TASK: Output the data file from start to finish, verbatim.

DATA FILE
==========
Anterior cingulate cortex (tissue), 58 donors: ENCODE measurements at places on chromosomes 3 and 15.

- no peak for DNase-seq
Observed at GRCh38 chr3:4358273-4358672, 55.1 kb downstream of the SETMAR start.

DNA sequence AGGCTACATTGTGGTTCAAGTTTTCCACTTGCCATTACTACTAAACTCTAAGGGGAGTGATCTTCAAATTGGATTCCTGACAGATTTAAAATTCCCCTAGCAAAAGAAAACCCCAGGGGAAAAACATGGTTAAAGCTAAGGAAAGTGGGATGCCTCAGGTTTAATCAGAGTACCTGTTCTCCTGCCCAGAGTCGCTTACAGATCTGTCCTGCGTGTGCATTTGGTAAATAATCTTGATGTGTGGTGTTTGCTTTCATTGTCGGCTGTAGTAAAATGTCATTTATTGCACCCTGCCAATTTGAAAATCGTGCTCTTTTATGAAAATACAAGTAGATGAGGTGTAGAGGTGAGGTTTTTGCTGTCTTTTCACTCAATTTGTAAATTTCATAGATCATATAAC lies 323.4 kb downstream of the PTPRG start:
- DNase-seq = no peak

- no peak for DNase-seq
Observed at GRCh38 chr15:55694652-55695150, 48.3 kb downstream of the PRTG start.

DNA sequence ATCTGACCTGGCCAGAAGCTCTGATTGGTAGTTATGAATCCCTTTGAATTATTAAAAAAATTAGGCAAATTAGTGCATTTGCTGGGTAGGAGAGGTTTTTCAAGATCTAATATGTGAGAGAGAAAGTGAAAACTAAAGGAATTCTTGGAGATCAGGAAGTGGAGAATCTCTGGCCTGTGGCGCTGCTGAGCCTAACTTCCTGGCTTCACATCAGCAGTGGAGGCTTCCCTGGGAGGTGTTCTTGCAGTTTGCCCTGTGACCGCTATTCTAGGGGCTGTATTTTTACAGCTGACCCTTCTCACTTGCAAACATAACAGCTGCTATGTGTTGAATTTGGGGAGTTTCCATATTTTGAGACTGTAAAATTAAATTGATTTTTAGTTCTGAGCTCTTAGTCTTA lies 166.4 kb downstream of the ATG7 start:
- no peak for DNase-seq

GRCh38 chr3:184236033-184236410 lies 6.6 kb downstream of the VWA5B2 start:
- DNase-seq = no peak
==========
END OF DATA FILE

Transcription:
Anterior cingulate cortex (tissue), 58 donors: ENCODE measurements at places on chromosomes 3 and 15.

- no peak for DNase-seq
Observed at GRCh38 chr3:4358273-4358672, 55.1 kb downstream of the SETMAR start.

DNA sequence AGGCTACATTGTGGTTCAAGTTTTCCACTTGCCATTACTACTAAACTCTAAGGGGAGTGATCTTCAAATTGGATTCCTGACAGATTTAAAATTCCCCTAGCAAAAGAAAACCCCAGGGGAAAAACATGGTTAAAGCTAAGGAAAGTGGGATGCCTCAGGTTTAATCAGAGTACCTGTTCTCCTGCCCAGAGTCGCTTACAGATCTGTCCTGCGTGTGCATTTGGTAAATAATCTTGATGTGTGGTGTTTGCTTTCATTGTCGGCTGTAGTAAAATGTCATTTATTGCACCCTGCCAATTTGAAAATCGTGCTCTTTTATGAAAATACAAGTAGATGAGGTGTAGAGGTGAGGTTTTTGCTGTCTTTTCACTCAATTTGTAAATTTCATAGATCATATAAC lies 323.4 kb downstream of the PTPRG start:
- DNase-seq = no peak

- no peak for DNase-seq
Observed at GRCh38 chr15:55694652-55695150, 48.3 kb downstream of the PRTG start.

DNA sequence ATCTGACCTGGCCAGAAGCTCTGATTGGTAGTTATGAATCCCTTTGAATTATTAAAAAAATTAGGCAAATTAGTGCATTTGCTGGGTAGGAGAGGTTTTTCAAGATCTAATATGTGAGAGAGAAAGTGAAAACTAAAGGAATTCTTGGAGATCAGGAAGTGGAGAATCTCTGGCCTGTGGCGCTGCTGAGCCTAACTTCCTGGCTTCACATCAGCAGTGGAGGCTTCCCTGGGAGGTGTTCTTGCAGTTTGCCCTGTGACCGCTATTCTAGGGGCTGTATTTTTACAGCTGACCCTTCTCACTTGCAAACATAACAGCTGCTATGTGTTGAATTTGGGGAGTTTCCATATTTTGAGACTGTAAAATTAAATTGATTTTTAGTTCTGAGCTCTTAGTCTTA lies 166.4 kb downstream of the ATG7 start:
- no peak for DNase-seq

GRCh38 chr3:184236033-184236410 lies 6.6 kb downstream of the VWA5B2 start:
- DNase-seq = no peak